Part crime thriller, part psychological horror, Charismata is a dark, atmospheric mystery with a tinge of gallows humor as the corpses pile up to the ceiling.
Rebecca Faraway is a rookie detective investigating a string of gruesome murders across London, England. Each body is found within a salt pentagram, with satanic symbols and three numbers scrawled on a nearby wall. Every crime scene is unique in that different organs have been removed from the victims, such as their eyes or their heart, and the numbers never match with the previous murder. Forensics yield no fingerprints or DNA evidence that might link the murders to a suspect.
Right from the start, Rebecca is given a hard time by the rest of the male-dominated police force. The stereotypical British charm is done away with, leaving only dry wit and “locker room talk” sexism. Rebecca’s suggestions on possible leads are shrugged off and her ability to handle the case is constantly questioned, despite the fact that the other officers are incompetent bumbling fools (and thus, a source of comic relief). Her partner, Eli Smith, although rough around the edges, sees the potential in Rebecca. However, his encouragement can be interpreted as a form of bullying.
Together, they follow-up on any connections to the crime. They first interview the head of a security firm whose employee discovered one of the bodies. He’s very nervous during the interrogation, but with good reason: he only has two employees available for 24/7 surveillance and it’s likely his company won’t be hired again after a murder took place under their watch.
The next suspect is Michael Sweet (Jamie Satterthwaite), the CEO of a real estate company that owns two of the abandoned buildings where the bodies were found. Sweet is suave and attractive, a real Patrick Bateman type. He doesn’t appear to be disturbed by the nature of the killings and even flirts with Rebecca during their inquiry. He assures the two detectives that he couldn’t possibly be connected to the murders since he has never once visited any of the derelict properties he owns. Rebecca believes there’s more to Sweet than he lets on, but is told to drop it by her superiors.
Rebecca is under a lot of pressure. She needs to crack the case before the serial killer strikes again, all the while living in the shadow of her chief superintendent father. To add to that, she has to deal with the stress of selling her house after going through a devastating divorce. To cope with the pressure, she regularly takes handfuls of anti-anxiety prescription medication with a gulp of wine. And that’s when her reality warps into a fanciful nightmare. What begins as psychosexual dreams of Sweet in her bedroom evolve into full-on hallucinations in her waking life of Sweet sadistically glaring at her from every corner. Rebecca’s psychiatrist chalks up her delusions to the combination of alcohol and her medication, mixed in with her insomnia and the trauma of seeing so many dead bodies in such a short span of time, but Rebecca is not convinced. She feels as if she has been cursed.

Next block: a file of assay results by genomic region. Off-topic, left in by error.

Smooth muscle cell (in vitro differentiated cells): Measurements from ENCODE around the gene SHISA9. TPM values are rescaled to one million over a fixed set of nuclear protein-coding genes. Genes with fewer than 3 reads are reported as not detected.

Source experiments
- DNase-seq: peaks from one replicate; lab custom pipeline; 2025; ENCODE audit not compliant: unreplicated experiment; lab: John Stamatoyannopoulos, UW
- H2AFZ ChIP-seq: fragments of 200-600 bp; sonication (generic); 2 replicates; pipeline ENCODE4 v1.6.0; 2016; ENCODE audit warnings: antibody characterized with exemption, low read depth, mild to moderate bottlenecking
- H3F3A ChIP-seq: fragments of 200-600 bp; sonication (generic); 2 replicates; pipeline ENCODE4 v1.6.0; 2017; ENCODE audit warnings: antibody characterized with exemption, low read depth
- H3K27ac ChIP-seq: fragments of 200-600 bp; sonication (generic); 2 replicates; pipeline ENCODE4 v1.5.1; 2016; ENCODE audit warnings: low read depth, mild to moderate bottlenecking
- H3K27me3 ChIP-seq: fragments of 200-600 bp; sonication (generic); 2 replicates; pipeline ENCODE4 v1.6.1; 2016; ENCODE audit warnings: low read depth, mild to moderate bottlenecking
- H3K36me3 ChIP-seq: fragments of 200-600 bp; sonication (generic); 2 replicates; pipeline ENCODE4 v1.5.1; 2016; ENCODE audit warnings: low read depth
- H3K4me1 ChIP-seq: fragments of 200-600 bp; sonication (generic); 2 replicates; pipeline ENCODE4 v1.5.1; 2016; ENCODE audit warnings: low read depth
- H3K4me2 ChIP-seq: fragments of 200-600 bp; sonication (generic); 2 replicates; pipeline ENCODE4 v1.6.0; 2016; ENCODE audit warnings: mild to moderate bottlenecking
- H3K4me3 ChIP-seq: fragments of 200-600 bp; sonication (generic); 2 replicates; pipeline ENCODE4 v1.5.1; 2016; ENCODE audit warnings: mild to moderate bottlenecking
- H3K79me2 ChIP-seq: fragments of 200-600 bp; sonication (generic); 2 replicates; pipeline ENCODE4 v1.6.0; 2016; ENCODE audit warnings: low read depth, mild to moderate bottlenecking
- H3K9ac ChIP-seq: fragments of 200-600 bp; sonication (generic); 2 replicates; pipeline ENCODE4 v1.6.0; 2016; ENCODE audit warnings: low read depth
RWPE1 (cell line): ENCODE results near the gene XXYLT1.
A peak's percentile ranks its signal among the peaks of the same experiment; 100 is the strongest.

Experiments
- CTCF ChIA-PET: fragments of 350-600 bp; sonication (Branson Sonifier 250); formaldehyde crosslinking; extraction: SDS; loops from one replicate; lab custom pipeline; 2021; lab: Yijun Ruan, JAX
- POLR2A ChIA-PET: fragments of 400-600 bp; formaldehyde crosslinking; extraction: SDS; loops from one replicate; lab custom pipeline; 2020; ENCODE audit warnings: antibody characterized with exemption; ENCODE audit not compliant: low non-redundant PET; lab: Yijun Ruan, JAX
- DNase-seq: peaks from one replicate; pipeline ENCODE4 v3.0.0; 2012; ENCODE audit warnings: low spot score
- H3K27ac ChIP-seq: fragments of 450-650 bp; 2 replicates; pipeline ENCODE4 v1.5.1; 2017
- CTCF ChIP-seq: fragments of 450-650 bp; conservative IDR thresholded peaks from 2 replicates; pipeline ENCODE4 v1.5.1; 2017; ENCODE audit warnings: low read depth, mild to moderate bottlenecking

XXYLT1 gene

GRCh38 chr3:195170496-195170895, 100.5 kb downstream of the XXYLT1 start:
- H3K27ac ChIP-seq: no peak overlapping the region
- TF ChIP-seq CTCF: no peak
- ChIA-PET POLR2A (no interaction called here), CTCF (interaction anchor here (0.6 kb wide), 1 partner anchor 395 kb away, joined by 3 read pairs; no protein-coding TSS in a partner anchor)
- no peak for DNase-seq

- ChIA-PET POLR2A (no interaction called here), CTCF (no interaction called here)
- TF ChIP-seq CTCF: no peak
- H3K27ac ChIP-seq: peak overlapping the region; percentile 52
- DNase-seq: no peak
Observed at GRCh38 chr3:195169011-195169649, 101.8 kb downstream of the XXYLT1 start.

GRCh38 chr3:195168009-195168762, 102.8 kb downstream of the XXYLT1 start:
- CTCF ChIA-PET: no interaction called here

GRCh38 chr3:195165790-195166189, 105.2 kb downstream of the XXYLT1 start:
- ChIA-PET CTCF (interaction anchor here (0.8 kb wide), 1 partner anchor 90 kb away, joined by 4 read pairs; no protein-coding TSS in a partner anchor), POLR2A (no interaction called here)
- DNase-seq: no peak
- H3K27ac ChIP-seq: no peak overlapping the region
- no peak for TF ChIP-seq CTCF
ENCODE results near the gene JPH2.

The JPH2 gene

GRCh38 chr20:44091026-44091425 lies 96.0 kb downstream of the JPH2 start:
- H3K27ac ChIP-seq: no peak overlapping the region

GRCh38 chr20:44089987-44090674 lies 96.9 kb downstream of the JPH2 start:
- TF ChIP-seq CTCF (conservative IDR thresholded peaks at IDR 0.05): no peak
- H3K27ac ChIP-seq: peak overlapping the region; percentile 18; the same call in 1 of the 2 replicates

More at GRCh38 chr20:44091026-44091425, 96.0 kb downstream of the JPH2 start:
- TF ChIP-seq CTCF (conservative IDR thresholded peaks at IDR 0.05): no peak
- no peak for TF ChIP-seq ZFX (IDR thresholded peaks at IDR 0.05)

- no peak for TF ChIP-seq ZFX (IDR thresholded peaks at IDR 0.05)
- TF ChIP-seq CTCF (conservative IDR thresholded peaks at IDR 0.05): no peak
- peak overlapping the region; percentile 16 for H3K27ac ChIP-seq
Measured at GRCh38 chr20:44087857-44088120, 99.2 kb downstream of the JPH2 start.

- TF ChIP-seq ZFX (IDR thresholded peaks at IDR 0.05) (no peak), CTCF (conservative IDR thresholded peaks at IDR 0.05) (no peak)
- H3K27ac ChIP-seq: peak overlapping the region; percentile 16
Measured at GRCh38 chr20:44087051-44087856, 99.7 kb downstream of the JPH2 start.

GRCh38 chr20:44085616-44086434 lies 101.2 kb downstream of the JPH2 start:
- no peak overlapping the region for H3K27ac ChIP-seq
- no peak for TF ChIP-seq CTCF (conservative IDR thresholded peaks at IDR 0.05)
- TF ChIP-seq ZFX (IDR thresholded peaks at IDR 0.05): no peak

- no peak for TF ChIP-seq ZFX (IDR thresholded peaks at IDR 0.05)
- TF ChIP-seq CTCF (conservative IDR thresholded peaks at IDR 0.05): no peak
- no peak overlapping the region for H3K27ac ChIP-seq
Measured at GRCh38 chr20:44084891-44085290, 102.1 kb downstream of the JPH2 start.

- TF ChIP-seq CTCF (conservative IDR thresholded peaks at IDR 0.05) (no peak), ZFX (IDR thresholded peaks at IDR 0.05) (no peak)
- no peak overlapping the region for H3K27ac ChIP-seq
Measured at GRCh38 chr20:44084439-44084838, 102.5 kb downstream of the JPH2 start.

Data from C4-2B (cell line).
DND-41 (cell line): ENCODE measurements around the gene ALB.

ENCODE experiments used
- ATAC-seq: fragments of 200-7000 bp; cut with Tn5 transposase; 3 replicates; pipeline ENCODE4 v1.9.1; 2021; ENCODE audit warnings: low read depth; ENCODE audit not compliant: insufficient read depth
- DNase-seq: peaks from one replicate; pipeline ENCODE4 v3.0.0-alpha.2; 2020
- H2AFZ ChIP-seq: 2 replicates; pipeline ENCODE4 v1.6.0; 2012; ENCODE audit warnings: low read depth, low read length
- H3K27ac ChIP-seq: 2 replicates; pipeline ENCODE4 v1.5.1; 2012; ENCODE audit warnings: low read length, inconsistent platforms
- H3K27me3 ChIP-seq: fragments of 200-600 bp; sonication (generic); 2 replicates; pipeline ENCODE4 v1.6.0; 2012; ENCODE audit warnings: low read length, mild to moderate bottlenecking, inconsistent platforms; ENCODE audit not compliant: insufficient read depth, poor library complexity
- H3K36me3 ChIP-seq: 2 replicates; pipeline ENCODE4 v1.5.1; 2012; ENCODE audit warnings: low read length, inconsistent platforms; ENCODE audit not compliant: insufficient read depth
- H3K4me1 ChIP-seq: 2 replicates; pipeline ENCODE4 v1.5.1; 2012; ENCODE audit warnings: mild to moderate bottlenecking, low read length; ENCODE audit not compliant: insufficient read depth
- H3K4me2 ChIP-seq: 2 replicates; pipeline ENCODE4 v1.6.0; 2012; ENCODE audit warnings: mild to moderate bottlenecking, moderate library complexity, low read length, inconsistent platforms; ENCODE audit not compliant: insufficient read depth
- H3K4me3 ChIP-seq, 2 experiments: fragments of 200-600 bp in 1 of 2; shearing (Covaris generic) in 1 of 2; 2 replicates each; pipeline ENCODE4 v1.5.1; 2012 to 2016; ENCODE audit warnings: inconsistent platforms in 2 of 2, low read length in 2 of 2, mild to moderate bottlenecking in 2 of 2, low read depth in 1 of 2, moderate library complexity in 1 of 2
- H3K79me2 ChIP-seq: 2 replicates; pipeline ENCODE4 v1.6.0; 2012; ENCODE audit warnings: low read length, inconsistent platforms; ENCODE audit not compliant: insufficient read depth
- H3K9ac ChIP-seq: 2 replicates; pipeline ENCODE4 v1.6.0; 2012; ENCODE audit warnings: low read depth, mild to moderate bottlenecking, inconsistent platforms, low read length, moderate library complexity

The first half of the film plays out like a typical episode of CSI. But audience expectations for a rational conclusion are completely subverted with the integration of Rebecca’s hallucinations and a supernatural plot twist. The slow build-up of anticipation pays off in a grandiose way, with an unfortunately abrupt ending that had me jumping up and yelling “what the hell just happened?” I was surprised by the sudden direction the film took, but on my second viewing, I realized certain clues were given throughout the film to set up for the final chapter, some more subtle than others. The most obvious clue is the title Charismata: the plural of charisma, meaning charm, or in theology, a spiritual gift. The second is when Sweet quotes Einstein— “Coincidence is God’s way of remaining anonymous”— in response to his connection to the murders. And finally, there’s the posters plastered around London advertising the play Faust, the medieval legend of a doctor who sells his soul to the devil in exchange for knowledge and power.
Charismata will have you guessing until the very end, but your confusion will be eased by the stylish use of colorful light, especially in Rebecca’s dream sequences. For an independent film, the special effects are superb and the corpses look almost too realistic. Sarah Beck Mather shines as Rebecca, having the look of a woman who is both mentally-disturbed and tired of living in a man’s world. Her partnership with Andonis Anthony as Detective Smith creates a good dynamic, and the two work well off of each other. On the topic of partnerships, this is not the first time that writers and directors Andy Collier and Tor Mian have collaborated, nor will it be their last, as they are joining forces once again in their upcoming project Perpetual, which starts filming next year. They have a clear vision of what they want and an itch to pump out more bloody whodunits.
Charismata had its Midwestern Premiere at this year’s Cinepocalypse.